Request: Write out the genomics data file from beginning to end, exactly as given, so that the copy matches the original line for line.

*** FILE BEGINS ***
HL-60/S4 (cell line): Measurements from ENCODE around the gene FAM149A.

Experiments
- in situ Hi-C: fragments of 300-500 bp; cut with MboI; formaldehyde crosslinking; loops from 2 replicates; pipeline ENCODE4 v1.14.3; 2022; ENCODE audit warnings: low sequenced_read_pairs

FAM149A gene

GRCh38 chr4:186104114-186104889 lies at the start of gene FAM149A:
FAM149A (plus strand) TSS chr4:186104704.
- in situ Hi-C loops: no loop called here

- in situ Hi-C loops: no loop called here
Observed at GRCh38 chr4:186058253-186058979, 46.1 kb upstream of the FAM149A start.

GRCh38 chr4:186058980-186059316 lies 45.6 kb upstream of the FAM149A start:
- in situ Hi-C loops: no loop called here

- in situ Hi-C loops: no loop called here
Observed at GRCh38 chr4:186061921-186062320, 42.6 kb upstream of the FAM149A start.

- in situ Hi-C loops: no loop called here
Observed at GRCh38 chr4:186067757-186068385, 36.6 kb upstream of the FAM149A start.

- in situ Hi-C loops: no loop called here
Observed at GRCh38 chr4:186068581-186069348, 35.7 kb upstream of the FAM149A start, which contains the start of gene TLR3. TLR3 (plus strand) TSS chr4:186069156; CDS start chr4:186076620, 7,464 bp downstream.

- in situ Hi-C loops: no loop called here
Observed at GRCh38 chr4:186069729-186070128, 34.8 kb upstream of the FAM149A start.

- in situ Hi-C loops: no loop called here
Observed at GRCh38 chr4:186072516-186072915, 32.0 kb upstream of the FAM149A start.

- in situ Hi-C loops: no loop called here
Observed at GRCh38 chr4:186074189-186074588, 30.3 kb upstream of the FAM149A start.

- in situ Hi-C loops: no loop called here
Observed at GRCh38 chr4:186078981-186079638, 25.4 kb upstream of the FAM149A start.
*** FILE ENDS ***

HL-60/S4 (cell line): Measurements from ENCODE around the gene FAM149A.

Experiments
- in situ Hi-C: fragments of 300-500 bp; cut with MboI; formaldehyde crosslinking; loops from 2 replicates; pipeline ENCODE4 v1.14.3; 2022; ENCODE audit warnings: low sequenced_read_pairs

FAM149A gene

GRCh38 chr4:186104114-186104889 lies at the start of gene FAM149A:
FAM149A (plus strand) TSS chr4:186104704.
- in situ Hi-C loops: no loop called here

- in situ Hi-C loops: no loop called here
Observed at GRCh38 chr4:186058253-186058979, 46.1 kb upstream of the FAM149A start.

GRCh38 chr4:186058980-186059316 lies 45.6 kb upstream of the FAM149A start:
- in situ Hi-C loops: no loop called here

- in situ Hi-C loops: no loop called here
Observed at GRCh38 chr4:186061921-186062320, 42.6 kb upstream of the FAM149A start.

- in situ Hi-C loops: no loop called here
Observed at GRCh38 chr4:186067757-186068385, 36.6 kb upstream of the FAM149A start.

- in situ Hi-C loops: no loop called here
Observed at GRCh38 chr4:186068581-186069348, 35.7 kb upstream of the FAM149A start, which contains the start of gene TLR3. TLR3 (plus strand) TSS chr4:186069156; CDS start chr4:186076620, 7,464 bp downstream.

- in situ Hi-C loops: no loop called here
Observed at GRCh38 chr4:186069729-186070128, 34.8 kb upstream of the FAM149A start.

- in situ Hi-C loops: no loop called here
Observed at GRCh38 chr4:186072516-186072915, 32.0 kb upstream of the FAM149A start.

- in situ Hi-C loops: no loop called here
Observed at GRCh38 chr4:186074189-186074588, 30.3 kb upstream of the FAM149A start.

- in situ Hi-C loops: no loop called here
Observed at GRCh38 chr4:186078981-186079638, 25.4 kb upstream of the FAM149A start.